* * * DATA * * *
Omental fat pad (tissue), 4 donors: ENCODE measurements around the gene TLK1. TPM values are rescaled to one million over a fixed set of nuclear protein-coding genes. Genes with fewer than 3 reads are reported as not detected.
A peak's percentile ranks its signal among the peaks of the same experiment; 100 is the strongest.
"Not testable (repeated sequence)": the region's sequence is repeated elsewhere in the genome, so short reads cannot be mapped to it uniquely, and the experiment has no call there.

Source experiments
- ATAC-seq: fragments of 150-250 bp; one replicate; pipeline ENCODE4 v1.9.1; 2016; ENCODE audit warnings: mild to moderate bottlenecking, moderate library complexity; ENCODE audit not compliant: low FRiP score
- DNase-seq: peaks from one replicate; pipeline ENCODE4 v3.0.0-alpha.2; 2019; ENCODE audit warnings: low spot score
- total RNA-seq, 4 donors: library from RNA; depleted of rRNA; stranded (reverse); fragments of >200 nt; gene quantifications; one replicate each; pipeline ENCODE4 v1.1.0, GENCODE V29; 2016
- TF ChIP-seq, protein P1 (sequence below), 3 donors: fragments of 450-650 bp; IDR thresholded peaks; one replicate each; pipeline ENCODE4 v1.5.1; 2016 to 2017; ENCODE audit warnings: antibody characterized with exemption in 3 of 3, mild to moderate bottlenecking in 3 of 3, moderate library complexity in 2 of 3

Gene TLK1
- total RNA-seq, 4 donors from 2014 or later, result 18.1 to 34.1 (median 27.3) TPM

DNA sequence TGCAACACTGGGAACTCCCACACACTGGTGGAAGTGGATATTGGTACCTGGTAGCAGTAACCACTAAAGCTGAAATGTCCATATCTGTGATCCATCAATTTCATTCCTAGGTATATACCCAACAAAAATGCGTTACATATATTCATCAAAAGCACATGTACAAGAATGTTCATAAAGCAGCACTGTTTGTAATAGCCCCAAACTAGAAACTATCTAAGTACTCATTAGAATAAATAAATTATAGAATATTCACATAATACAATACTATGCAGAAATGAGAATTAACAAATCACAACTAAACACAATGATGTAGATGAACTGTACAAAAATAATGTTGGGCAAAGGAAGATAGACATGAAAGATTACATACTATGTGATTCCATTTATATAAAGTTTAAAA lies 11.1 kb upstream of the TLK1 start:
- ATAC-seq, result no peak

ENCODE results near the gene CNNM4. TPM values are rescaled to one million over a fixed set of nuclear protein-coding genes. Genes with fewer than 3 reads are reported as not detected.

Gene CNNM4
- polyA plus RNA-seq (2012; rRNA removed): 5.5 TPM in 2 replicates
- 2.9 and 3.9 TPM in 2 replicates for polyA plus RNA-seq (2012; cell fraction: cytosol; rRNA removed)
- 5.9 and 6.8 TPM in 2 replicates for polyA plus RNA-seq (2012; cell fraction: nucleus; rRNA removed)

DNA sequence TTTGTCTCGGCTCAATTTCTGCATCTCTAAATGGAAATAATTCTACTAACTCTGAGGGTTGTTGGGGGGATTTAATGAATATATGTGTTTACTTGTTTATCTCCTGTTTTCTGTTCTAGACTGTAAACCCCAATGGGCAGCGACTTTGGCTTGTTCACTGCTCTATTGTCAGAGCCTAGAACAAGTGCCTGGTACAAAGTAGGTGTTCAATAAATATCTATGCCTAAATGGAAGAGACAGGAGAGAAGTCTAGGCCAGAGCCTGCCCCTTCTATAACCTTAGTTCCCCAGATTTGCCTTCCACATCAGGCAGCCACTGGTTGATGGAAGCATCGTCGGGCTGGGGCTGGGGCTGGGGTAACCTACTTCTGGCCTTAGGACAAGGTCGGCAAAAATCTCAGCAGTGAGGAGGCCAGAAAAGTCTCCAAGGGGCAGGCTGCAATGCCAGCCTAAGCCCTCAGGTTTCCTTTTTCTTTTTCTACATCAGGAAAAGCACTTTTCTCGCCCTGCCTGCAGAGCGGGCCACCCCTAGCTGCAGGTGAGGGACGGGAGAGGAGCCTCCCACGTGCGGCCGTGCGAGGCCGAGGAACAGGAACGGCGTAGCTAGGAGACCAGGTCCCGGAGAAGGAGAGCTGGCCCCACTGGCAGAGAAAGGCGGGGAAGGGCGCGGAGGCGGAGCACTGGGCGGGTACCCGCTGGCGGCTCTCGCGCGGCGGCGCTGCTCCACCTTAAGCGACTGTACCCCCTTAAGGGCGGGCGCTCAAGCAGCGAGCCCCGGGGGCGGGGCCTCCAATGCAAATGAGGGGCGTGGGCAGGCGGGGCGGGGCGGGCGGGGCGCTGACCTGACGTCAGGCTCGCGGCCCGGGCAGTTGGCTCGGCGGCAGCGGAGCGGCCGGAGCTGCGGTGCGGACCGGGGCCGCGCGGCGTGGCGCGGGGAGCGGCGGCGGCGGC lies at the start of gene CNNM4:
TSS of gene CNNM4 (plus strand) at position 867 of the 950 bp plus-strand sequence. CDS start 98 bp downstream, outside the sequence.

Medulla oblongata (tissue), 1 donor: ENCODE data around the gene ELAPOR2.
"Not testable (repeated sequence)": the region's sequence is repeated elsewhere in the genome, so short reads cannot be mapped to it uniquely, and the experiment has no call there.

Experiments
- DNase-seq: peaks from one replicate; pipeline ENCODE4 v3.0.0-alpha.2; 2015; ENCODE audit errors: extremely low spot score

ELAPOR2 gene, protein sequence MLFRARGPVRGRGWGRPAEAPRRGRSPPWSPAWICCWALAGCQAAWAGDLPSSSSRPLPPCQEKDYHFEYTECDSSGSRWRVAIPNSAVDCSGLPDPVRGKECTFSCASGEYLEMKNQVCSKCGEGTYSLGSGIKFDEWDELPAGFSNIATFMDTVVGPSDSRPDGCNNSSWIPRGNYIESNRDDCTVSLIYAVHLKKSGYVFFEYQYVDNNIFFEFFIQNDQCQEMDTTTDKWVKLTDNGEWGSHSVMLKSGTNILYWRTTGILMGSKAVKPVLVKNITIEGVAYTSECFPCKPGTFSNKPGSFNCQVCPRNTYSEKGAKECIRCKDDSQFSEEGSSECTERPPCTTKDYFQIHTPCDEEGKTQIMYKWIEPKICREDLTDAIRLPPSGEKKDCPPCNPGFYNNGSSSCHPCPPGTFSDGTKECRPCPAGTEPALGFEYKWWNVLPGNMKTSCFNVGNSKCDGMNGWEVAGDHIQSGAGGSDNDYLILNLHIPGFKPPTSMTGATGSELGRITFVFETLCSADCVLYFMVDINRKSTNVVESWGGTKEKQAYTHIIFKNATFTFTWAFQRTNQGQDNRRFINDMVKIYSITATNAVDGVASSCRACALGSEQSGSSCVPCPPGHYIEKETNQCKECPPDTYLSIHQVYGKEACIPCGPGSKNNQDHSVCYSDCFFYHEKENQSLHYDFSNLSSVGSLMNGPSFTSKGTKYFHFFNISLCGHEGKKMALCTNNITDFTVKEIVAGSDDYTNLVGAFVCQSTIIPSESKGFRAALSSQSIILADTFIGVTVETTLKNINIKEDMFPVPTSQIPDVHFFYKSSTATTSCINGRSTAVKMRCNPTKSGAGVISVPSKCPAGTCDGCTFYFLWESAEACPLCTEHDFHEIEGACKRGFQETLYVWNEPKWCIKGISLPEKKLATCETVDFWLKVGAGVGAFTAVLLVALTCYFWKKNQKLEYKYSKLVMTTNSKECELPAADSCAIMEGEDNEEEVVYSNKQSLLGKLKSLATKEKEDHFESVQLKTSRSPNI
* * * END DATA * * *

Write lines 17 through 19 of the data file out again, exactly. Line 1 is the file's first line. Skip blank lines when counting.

- 5.9 and 6.8 TPM in 2 replicates for polyA plus RNA-seq (2012; cell fraction: nucleus; rRNA removed)

DNA sequence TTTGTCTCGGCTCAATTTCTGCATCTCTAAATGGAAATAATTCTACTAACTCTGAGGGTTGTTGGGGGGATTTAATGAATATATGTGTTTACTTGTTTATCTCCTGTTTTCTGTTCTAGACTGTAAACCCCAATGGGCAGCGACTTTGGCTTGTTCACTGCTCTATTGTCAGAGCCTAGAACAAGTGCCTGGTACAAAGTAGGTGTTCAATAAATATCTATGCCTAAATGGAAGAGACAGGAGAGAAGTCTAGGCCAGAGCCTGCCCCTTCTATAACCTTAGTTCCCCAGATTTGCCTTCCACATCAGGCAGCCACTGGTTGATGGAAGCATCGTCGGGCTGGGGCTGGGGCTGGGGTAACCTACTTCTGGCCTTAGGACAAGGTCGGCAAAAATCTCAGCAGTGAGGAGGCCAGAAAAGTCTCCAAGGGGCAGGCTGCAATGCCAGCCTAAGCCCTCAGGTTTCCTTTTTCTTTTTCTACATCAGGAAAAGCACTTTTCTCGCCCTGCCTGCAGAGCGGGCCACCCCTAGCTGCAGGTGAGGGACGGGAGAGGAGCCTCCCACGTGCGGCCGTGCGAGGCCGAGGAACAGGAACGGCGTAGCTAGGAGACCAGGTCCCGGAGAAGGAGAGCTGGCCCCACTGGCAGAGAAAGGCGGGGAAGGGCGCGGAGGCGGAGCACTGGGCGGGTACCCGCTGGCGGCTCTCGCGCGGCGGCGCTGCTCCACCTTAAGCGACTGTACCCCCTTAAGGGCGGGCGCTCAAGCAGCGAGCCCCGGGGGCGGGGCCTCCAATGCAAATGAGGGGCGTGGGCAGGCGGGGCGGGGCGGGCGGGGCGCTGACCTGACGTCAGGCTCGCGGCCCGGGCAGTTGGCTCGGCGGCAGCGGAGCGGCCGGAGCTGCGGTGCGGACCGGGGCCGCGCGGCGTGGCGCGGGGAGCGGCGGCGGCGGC lies at the start of gene CNNM4:
TSS of gene CNNM4 (plus strand) at position 867 of the 950 bp plus-strand sequence. CDS start 98 bp downstream, outside the sequence.